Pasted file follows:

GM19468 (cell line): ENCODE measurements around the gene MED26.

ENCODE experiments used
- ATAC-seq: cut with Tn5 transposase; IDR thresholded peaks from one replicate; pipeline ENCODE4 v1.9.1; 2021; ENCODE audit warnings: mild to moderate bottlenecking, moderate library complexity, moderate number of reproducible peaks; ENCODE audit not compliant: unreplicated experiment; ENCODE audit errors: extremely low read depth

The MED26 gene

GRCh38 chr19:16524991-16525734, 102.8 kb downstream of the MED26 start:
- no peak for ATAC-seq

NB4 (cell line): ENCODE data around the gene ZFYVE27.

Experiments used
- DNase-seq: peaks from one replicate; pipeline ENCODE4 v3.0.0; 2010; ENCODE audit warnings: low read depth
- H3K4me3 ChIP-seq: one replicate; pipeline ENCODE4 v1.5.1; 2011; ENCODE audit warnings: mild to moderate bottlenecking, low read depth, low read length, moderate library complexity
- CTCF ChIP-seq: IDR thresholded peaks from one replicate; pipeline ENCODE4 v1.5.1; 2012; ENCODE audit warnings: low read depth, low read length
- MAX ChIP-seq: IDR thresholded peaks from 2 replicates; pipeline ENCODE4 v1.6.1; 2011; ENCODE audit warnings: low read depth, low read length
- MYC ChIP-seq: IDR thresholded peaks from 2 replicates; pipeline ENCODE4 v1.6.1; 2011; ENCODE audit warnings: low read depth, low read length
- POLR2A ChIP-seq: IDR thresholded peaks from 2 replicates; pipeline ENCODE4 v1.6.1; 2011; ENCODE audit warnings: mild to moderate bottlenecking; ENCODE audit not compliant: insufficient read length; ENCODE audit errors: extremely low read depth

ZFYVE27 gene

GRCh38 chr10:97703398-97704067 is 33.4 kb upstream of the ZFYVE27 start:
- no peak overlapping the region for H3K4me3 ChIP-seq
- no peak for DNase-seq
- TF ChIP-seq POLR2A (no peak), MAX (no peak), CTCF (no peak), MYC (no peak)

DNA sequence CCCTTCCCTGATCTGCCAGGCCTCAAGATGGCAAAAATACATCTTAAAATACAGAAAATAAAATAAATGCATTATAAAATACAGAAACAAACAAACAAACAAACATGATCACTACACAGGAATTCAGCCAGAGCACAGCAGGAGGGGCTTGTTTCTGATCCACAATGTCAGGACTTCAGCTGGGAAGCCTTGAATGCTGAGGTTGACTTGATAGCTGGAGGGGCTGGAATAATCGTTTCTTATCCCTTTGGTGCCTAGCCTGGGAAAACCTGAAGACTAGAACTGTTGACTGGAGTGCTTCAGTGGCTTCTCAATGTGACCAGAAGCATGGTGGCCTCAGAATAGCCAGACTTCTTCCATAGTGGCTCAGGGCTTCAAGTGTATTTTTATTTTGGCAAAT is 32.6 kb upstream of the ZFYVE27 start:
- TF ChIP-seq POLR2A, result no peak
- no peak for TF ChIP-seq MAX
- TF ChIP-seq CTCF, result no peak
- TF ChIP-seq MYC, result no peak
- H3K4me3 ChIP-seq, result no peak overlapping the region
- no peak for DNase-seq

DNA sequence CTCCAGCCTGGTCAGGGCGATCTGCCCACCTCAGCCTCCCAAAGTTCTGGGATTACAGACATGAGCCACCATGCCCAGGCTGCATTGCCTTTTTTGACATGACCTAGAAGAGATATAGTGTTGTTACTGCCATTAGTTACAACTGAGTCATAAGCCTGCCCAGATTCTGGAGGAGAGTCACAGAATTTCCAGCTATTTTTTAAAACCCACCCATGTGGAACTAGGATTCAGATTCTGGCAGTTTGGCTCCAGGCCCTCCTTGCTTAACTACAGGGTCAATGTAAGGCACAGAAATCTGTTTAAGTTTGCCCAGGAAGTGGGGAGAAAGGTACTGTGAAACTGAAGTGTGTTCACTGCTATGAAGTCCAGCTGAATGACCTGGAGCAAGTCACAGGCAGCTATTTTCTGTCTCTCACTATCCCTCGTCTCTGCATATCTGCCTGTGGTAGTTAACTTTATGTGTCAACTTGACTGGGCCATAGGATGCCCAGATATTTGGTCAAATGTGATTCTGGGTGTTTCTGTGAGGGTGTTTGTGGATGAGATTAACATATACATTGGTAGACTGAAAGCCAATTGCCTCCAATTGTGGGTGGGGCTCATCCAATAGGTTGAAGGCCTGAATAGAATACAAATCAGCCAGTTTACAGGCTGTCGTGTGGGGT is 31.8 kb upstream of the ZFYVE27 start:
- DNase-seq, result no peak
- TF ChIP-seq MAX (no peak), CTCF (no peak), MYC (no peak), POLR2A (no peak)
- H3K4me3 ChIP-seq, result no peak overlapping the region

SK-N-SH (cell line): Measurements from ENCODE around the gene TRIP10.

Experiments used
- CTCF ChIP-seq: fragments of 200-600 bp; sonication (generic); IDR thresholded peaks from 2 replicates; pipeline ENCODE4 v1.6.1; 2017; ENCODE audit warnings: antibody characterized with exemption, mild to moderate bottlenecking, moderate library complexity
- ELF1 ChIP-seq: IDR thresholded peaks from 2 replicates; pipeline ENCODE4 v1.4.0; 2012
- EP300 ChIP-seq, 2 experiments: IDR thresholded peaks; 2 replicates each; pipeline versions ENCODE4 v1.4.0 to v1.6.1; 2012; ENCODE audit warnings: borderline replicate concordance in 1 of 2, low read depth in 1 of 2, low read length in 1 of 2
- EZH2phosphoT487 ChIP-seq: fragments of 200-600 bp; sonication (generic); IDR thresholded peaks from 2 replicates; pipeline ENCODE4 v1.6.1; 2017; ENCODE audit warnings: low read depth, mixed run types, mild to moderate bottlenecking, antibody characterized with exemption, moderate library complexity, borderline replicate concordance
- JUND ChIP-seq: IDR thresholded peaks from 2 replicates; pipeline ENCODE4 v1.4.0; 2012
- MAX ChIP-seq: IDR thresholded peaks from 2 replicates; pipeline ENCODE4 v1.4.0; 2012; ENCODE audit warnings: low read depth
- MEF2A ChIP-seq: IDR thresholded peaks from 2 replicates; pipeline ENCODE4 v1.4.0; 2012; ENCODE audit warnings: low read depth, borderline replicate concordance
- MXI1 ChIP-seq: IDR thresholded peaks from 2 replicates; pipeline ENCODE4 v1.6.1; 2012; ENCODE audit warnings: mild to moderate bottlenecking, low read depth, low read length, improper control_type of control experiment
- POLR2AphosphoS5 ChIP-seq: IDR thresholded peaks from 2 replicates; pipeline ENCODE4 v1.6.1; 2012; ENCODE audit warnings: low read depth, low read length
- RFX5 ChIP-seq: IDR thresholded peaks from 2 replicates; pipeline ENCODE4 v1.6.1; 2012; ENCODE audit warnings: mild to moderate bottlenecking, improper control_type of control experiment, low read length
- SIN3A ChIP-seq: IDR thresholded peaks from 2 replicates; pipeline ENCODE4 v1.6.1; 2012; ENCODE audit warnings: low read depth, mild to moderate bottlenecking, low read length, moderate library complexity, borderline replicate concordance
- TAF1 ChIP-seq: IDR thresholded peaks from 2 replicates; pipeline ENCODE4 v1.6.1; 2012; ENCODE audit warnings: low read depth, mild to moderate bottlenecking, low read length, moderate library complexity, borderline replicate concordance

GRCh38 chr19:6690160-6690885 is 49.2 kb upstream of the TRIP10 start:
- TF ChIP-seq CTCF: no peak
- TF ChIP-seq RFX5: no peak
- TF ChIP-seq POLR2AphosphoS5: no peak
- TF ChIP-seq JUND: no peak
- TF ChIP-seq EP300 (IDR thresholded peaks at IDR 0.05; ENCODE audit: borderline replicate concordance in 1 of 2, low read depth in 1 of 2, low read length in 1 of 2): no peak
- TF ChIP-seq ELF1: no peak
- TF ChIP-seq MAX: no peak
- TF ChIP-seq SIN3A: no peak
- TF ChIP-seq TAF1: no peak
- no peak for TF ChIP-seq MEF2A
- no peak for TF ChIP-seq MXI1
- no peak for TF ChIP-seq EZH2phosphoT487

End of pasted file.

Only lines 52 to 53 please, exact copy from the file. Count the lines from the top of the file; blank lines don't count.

- TF ChIP-seq MAX: no peak
- TF ChIP-seq SIN3A: no peak